Now that you’ve read our Part 1 guide on how to fillet a fish, let’s move onto Part 2 where we discuss how to make precise fillet cuts and how to remove bones, skin, and fat.
Step 2: Making Precise Fillet Cuts
The first step to making precise fillet cuts is to use a pair of scissors to cut away the fish’s fins along its top, sides, and underside. This step should be done prior to making your fillet cuts to ensure the cut is more precise and it also removes unnecessary parts of the fish that might get in the way. This step can also be done at the same time as descaling, but it must be done prior to cutting.
Next, take your knife and run it down the fish’s spine starting from its tail towards its head. Start your cut at the base of the tail and use the backbone to guide your cut. Your cutting motion should be smooth and gentle. As you make your cut, lift the flesh to ensure your cut is still moving in a straight line across the backbone.
Step 3 is to run your knife over the fish’s rib cage as opposed to through it. Instead of sawing through the bones, use your knife to gently work the shape of the rib cage so the bones become exposed. These bones can later be removed with tweezers.
After you’ve completed the step above, turn the fish over so its spine is touching the cutting board, and once again run your knife down the backbone starting from the tail to the head. At this time, the fish is lighter, and you won’t have much to grasp onto anymore due to the first cut, therefore the second side can be trickier to work on that the first. Be mindful that the fish might slip off the cutting board, as it will be slicker after the first fillet is cut away. Once this is done, you should have two large fillets.
If you plan on having a barbecue and grilling your fish, you should consider cutting each fillet into steaks as it makes it much easier to work this. To do this, measure out slices about 1.5’’ (3.8cm) thick on each fillet and cut with your knife. The leftover meat can be used for smaller steaks for kids or can be used in fish stock. If you’re thinking of grilling your fish, don’t remove the bones or the skin as it helps maintain the structure of the fish on the grill.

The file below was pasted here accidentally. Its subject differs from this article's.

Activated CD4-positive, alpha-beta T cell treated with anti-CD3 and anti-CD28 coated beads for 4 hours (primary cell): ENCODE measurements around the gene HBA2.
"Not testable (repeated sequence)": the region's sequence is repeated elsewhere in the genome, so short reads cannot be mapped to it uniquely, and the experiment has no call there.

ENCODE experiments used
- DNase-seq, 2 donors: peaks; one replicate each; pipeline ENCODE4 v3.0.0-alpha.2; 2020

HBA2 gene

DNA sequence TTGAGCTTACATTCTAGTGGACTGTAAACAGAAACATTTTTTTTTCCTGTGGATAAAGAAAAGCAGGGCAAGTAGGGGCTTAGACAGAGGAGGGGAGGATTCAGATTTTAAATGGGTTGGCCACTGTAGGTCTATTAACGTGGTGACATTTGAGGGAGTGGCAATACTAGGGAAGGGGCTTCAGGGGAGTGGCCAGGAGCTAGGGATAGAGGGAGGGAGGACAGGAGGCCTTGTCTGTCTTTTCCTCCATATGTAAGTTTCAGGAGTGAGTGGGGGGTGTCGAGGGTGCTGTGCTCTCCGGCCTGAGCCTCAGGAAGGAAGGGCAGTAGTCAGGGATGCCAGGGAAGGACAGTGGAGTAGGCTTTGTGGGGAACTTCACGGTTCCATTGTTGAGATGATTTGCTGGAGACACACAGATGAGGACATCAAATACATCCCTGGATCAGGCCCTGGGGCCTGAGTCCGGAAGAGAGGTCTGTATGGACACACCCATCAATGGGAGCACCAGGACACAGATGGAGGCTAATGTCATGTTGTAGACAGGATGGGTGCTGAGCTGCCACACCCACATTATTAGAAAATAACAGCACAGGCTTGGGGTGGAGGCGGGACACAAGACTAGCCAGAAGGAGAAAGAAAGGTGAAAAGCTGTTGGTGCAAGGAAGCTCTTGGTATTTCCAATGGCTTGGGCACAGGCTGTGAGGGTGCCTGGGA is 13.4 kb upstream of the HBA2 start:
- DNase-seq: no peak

Step 3: Removing Bones, Skin, and Fat
The first part of Step 3 is to debone the fillets with tweezers or a boning knife. Bones will always be present in fillets, but you can remove them once the flesh is removed from the spine. With your tweezers ready, feel along the middle of the fillet from head to tail for bones, and remove them accordingly.
Next, it’s time to skin the fillet with a fillet knife. Place the fillet skin-side down on the cutting board and make a cut where the skin meets the flesh. Move your knife towards the opposite end, and as you slice, be sure to firmly grasp the skin and pull it away. Similar to descale, it’s recommended that the skin is removed before preparing the fillet. If you like the skin on your fish, you can leave it on, however the fish skin is usually chewy and not everyone enjoys it though it is a source of additional nutrients and vitamins.
After skinning the fillet, it’s time to trim away excess fat. The amount of fat present will depend on the type of fish you’re working on. Mackerel, salmon, and lake trout and known for being high in fat. To remove the fat, simply use your fillet knife and carefully cut it away as you would with a steak. Fish fillets are generally served as lean as possible, but if you like the extra fat, by all means leave it on.
Lastly, rinse the fillet with water, then put it on ice if you don’t plan on cooking it right away. For later use, run water over the fillet, then dry it with a paper towel. When drying, ensure that you don’t leave any fibers on the flesh. If you don’t plan on cooking the fillet within 2 days, it should be wrapped tightly in plastic within a zip lock bag and put in the freezer. This way, the fillet will stay good for up to 3 months. If you plan on eating the fillet within 2 days, you can fill a container with ice, put the fillet on top, cover it, then put it in a refrigerator. The fish will rot if it’s not kept on ice, therefore you’ll need to replace the ice as it melts.
These steps may seem like a lot, however we guarantee your fillets will be excellent quality and will make your cooking and eating experience a lot better!